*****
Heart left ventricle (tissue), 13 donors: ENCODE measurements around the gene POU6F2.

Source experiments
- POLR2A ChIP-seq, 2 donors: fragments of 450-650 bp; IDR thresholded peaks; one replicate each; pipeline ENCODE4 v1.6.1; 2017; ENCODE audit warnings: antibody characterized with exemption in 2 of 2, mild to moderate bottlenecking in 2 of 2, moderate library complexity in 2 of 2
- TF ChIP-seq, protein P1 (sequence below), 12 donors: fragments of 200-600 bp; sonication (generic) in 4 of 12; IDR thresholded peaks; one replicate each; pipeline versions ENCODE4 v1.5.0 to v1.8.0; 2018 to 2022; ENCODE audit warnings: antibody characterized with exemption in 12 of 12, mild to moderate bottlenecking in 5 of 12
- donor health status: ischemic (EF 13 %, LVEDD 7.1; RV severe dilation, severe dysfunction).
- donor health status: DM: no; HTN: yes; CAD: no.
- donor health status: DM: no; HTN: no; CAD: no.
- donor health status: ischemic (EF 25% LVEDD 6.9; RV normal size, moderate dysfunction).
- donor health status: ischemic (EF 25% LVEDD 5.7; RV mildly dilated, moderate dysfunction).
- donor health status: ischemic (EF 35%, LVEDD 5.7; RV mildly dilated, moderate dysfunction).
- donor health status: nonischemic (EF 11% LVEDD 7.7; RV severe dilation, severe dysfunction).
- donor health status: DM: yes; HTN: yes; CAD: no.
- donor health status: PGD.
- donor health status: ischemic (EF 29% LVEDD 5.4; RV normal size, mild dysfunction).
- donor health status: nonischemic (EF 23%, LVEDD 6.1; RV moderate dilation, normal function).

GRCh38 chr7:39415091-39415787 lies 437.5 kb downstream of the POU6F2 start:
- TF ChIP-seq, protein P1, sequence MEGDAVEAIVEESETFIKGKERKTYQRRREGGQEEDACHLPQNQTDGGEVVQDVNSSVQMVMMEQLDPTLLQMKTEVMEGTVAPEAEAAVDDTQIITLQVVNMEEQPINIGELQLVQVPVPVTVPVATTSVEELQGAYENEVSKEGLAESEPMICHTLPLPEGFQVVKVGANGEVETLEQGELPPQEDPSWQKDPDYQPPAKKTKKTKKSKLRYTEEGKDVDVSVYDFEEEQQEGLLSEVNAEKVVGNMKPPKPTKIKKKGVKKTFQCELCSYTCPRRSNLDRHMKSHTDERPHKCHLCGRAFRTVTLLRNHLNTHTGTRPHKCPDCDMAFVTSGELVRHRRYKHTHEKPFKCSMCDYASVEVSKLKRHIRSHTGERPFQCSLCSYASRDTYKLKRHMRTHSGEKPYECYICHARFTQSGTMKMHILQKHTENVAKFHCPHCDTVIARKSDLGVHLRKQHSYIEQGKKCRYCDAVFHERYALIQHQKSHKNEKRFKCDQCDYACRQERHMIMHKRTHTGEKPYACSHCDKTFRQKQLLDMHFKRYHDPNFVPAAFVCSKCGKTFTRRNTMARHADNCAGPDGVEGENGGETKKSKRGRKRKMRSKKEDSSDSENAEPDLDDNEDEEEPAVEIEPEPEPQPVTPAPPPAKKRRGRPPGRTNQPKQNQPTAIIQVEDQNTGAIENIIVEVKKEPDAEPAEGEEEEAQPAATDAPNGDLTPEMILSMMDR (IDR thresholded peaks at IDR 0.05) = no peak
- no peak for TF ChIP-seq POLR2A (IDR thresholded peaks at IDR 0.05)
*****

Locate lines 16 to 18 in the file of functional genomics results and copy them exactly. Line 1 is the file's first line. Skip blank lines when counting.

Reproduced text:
GRCh38 chr7:39415091-39415787 lies 437.5 kb downstream of the POU6F2 start:
- TF ChIP-seq, protein P1, sequence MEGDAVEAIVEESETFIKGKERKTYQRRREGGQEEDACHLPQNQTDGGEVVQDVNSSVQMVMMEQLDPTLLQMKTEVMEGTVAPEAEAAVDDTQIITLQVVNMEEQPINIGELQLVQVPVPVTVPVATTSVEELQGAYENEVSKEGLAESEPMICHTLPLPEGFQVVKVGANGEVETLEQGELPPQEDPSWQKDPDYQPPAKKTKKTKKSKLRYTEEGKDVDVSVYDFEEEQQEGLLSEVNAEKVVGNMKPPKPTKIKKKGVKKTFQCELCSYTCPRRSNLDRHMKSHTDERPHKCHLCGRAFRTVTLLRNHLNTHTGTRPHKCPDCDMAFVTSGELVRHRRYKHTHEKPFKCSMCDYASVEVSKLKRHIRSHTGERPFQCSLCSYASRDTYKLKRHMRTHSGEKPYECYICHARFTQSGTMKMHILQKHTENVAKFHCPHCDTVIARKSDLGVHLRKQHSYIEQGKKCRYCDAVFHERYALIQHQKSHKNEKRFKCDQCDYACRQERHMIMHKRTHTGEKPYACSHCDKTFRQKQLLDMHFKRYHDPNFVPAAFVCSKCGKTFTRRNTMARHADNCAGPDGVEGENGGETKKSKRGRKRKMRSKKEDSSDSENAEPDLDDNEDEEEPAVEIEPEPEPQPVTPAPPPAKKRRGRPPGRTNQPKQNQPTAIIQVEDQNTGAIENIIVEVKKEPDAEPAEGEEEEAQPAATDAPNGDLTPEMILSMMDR (IDR thresholded peaks at IDR 0.05) = no peak
- no peak for TF ChIP-seq POLR2A (IDR thresholded peaks at IDR 0.05)